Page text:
The ‘face tattoo tribe’ is what the Konyaks are known to the outside world as. These tattoos are like the decorations on a uniform, helping to identify the distinguished warrior from the common man. For the men headhunting and tattooing were inseparable. Among the 16 tribes in Nagaland, Konyaks were feared and respected headhunters. As a young man’s rite of passage to manhood, he would have to go on a hunt against the enemies of his village and bring back his enemy’s severed head. The reward would be a facial tattoo and everlasting fame. The more the number of enemies killed more intricate would be the facial tattoos.
My interest lay in visiting the lone tattooist still alive in Lungwa. This was Lungwa’s erstwhile First lady of sorts and she was one of the most respected and revered amongst the women.
The village Lungwa, sits atop a hill. Nearly all villages that I passed have this location. We entered a low circular hut, half set in Myanmar, with a small solar set provided by the Myanmar government in the courtyard. In the front room my host Longsha and his cousin who was accompanying us immediately sat down around the died out embers of a fire, rekindled it and embarked on the whole process of preparing an opium pipe. I was slowly coming to realize that smoking opium, was as routine as having a cup of tea. This was the protocol.
Having my guides occupied with the pipe, I ventured further into the house. Feeling my way ahead to the glowing embers of a fire, which I could see in the next room, I reached the centre and as my eyes adjusted to the darkness I saw a Gollum-like figure.
A waxy wrinkled figure of a woman, so tiny and so old that it seemed impossible that she was alive. She was sitting on her haunches knees drawn to her chest and claw-like hands clasped around them. Her shaved head bore a dusting of white stubble. Her ears were pierced with enormous metallic and wooden ear plugs. I approached her silently as we were the only people in the room and knowing no Nagamese touched her gently on her shoulder. She immediately stretched out her arm and felt for my face. I realised that she was nearly blind. Taking her gnarled fingers I placed them over my head. She felt my hair, my face and said something unintelligible to me. Hearing the commotion Longsha came in to the room. Translating on my behalf, Longsha told her that I had come from a far away land to pay my regards to her.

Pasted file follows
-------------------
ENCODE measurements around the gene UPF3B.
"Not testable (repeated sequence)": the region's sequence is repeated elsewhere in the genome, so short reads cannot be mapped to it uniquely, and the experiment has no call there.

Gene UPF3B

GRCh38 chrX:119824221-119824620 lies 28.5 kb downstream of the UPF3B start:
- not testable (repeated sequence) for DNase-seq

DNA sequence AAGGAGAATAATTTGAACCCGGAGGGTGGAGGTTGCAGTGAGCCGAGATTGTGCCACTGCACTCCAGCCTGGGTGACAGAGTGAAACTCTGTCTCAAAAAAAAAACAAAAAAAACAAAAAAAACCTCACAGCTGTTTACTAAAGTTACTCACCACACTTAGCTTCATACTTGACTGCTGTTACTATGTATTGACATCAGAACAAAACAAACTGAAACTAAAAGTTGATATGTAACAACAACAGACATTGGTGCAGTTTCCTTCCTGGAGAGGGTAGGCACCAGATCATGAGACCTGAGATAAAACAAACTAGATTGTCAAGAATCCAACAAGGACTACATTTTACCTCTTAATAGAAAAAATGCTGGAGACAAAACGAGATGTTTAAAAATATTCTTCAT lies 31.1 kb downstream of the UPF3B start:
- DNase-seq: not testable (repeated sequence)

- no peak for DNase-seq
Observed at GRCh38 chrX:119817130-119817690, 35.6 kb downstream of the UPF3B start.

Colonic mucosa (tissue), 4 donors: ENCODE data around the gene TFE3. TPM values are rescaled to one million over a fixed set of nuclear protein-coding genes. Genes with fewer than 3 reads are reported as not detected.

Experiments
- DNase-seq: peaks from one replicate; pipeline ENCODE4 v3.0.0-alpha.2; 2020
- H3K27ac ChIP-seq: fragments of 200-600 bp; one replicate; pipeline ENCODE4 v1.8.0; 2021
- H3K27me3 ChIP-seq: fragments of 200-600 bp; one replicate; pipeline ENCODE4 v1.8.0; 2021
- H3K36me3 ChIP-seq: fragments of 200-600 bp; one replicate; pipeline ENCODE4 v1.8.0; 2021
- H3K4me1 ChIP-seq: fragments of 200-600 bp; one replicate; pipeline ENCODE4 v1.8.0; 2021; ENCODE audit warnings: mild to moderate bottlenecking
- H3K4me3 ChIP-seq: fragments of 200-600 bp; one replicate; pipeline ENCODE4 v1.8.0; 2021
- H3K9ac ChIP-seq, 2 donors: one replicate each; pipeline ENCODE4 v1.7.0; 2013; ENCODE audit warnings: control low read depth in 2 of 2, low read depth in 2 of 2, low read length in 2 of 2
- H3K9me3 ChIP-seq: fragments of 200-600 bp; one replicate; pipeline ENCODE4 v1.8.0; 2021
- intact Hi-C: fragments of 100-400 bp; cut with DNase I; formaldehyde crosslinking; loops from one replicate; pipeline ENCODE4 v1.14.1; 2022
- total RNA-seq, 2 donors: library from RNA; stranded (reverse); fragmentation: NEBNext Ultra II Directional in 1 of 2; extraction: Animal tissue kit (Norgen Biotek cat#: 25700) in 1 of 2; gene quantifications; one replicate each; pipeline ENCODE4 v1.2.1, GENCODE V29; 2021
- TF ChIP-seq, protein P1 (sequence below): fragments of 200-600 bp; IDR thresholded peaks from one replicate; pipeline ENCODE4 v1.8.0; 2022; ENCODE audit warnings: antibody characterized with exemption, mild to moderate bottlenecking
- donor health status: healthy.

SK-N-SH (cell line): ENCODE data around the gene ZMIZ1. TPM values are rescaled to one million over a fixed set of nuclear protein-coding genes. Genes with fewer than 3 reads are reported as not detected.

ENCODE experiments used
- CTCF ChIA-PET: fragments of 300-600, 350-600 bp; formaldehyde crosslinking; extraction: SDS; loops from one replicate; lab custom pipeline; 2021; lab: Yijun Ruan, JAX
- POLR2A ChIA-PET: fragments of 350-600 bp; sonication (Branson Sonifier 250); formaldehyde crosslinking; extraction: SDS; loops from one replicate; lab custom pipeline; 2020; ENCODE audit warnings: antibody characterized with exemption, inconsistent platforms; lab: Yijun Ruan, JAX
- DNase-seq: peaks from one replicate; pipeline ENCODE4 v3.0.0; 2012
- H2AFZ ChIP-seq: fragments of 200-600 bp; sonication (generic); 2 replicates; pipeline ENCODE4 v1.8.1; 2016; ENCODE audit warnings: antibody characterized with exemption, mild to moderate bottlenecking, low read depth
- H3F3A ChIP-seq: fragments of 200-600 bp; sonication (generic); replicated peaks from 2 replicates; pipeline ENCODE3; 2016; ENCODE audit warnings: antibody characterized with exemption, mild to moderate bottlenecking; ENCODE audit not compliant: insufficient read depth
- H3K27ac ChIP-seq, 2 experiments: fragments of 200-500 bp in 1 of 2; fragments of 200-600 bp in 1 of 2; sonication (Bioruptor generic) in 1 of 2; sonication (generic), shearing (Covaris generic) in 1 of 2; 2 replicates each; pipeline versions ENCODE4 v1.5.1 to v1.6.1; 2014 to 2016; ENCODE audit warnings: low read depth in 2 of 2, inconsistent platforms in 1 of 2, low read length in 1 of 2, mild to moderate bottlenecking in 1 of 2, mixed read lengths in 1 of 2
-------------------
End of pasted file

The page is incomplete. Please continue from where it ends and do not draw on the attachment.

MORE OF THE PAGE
I asked, ” How old is she?” She said, ” I’m 93 years old but I will live to be a hundred”. What an indomitable spirit, I was amazed. I was in the presence of royalty. Lovingly called Jatei by the villagers she was the previous Deputy Angh, Nyawang Hamren Wangham’s wife. Her son is the current Angh but she was living with her grandson Akhah and his wife. Akhah spent his time hunting, fishing and farming. The villagers catered to her every need and she was highly respected. I looked around in the dim light looking for any human skulls but I only saw the usual heads of wild boar, buffalo, deer, mithun , monkey adorning the walls of the room. Whenever I tried to use the camera flash, Jatei would cover her eyes and stretch out her arms to shield herself from the harsh light. I understood that taking photographs in this dark room would be difficult.
Gentle prodding by Longsha and gradually the story unfurled.
“My name is Pangmin, I have tattooed 16 headhunters. I started tattooing when I was 18 years old and my last tattoo was done when I was 60. I learnt the art from my mother and I have passed down my skill to my eldest daughter Ngapon( Longsha’s mother) but alas, no one wants to be tattooed any more. I have tattooed over 30 men and women in my time”.
“So which time was better, those days or now? ” I asked.
She says, ” I have seen good days in those times but now I only want to rest”.
“Why a tattoo?” I asked.
“We believe if we do not get tattoos then after death we do not get food and water in our afterlife. In the past too much of war and headhunting, forgetting these practices will bring us happiness”.
“What did you use for making the tattoos”? I asked.
“Orange or lemon tree thorns for the needle and this was tied to a wooden mallet with cane vine, The pigment was made from the soot obtained by burning tree resin and mixing it with rice beer. It was kept in blackened bamboo containers. Girls would also get tattoos”.
She hitched up her garment further up to show me her fading tattoos above and below her knees. I could see already see her inked arms. Apparently she had more tattoos on her thighs, navel and chest too.
“Can I see your tattoo implements”?
“They are lost, I don’t remember where they are”.
Pangmin’s voice would fade in and out over the course of the conversation, and we’d have to nudge her slightly whenever she fell asleep. I could see that she was drifting in and out of memory, hovering between the past and present. Finally she put her head down, resting it on her drawn-up knees. I realised that our conversation had drawn to its close, and not wanting to disturb her well-earned rest I left this ancient woman to her reverie.
- My journey dates:18.01.2016-21.1.20169 (Lungwa village)
- Kohima- Mon Town. Through Assam highways, Jorhat-Sibsagar-Sonari-Mon town 368 kms. Lungwa is another 45 kms from Mon town.
People I am grateful to and without whose help, this trip would not have been possible-
- India Trail- Rohan K Abraham and David Angami +918132917798; http://www.indiatrail.org/ Supplied the Innova with Arun as its driver.
- Vincent Belho +919436001368 Great guy who referred India Trail to me.
- Ms Lisapila Anar PRO Nagaland House, New Delhi helped me with recommending places to stay on a budget and obtaining the Inner Line Permit
- Address-Nagaland House
29, Aurangzeb Road, New Delhi, 110011 | Tel No: 011 23012296
- Mr Zoliana Chhakchhuak – Omega Travels,Mizoram (+919612951288) who I always go to in times of need regarding travel to the NE of India.